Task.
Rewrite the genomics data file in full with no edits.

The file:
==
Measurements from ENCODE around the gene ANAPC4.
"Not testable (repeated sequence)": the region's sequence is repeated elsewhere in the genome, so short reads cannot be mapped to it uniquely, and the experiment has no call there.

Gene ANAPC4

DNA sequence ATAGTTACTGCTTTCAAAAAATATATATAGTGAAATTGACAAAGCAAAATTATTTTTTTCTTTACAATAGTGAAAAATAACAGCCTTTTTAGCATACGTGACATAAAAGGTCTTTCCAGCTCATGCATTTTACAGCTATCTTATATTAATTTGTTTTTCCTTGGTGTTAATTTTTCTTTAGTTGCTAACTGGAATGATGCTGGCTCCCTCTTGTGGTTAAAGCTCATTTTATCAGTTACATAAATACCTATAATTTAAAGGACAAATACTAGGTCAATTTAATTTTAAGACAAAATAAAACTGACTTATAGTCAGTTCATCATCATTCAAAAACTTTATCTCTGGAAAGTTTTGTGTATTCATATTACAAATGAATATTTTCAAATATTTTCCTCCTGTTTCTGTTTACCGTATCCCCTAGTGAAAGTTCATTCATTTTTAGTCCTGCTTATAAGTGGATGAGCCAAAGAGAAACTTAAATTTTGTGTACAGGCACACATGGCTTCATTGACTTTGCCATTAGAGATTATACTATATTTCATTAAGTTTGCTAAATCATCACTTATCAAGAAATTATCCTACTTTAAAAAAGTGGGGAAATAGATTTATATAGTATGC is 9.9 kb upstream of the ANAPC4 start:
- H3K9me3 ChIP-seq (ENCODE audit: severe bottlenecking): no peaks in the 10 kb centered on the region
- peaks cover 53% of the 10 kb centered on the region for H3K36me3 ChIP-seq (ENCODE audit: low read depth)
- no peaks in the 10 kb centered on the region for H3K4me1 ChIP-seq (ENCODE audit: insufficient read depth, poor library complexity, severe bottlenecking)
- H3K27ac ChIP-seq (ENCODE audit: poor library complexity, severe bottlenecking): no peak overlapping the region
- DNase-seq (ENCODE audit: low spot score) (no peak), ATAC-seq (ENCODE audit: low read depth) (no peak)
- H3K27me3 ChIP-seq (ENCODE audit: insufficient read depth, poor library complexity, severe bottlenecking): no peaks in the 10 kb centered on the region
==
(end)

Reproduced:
Measurements from ENCODE around the gene ANAPC4.
"Not testable (repeated sequence)": the region's sequence is repeated elsewhere in the genome, so short reads cannot be mapped to it uniquely, and the experiment has no call there.

Gene ANAPC4

DNA sequence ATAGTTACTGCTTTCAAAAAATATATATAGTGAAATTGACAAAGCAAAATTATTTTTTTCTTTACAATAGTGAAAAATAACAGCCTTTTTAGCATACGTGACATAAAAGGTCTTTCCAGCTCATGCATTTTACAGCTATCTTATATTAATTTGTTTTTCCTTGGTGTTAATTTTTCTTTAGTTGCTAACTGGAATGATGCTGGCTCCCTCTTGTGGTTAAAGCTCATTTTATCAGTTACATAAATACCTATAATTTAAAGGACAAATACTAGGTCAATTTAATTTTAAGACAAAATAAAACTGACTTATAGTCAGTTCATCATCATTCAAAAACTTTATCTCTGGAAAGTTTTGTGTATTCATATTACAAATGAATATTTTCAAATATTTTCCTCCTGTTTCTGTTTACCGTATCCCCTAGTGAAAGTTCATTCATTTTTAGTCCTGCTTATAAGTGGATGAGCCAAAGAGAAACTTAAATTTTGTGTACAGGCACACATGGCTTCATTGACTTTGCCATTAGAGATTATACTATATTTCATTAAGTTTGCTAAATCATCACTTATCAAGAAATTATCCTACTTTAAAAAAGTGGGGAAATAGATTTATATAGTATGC is 9.9 kb upstream of the ANAPC4 start:
- H3K9me3 ChIP-seq (ENCODE audit: severe bottlenecking): no peaks in the 10 kb centered on the region
- peaks cover 53% of the 10 kb centered on the region for H3K36me3 ChIP-seq (ENCODE audit: low read depth)
- no peaks in the 10 kb centered on the region for H3K4me1 ChIP-seq (ENCODE audit: insufficient read depth, poor library complexity, severe bottlenecking)
- H3K27ac ChIP-seq (ENCODE audit: poor library complexity, severe bottlenecking): no peak overlapping the region
- DNase-seq (ENCODE audit: low spot score) (no peak), ATAC-seq (ENCODE audit: low read depth) (no peak)
- H3K27me3 ChIP-seq (ENCODE audit: insufficient read depth, poor library complexity, severe bottlenecking): no peaks in the 10 kb centered on the region